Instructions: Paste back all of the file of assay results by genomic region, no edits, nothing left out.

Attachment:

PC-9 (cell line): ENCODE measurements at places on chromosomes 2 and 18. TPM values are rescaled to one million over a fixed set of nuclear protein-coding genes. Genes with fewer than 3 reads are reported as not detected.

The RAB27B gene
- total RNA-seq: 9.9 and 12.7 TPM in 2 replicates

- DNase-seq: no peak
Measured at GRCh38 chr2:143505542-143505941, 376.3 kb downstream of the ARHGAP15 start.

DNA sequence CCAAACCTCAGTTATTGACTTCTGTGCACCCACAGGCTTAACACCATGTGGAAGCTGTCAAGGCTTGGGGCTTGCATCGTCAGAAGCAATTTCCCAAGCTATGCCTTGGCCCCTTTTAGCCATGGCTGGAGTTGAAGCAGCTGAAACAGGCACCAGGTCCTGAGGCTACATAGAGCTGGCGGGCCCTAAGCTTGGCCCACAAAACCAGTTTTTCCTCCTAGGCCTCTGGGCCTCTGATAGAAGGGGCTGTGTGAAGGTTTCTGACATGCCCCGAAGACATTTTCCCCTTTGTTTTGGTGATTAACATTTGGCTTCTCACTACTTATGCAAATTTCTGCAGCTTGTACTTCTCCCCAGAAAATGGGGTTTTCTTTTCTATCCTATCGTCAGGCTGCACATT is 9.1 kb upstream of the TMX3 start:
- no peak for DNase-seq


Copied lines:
PC-9 (cell line): ENCODE measurements at places on chromosomes 2 and 18. TPM values are rescaled to one million over a fixed set of nuclear protein-coding genes. Genes with fewer than 3 reads are reported as not detected.

The RAB27B gene
- total RNA-seq: 9.9 and 12.7 TPM in 2 replicates

- DNase-seq: no peak
Measured at GRCh38 chr2:143505542-143505941, 376.3 kb downstream of the ARHGAP15 start.

DNA sequence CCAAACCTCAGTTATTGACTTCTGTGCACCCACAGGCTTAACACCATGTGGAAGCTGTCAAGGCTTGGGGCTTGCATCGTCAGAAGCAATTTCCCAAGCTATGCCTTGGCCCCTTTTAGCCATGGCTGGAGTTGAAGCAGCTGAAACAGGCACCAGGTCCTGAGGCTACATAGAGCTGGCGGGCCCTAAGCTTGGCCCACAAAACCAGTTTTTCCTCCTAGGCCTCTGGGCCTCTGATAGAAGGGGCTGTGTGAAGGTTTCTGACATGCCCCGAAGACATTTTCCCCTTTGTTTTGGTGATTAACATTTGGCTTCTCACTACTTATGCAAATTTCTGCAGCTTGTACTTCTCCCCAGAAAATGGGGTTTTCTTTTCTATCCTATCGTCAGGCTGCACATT is 9.1 kb upstream of the TMX3 start:
- no peak for DNase-seq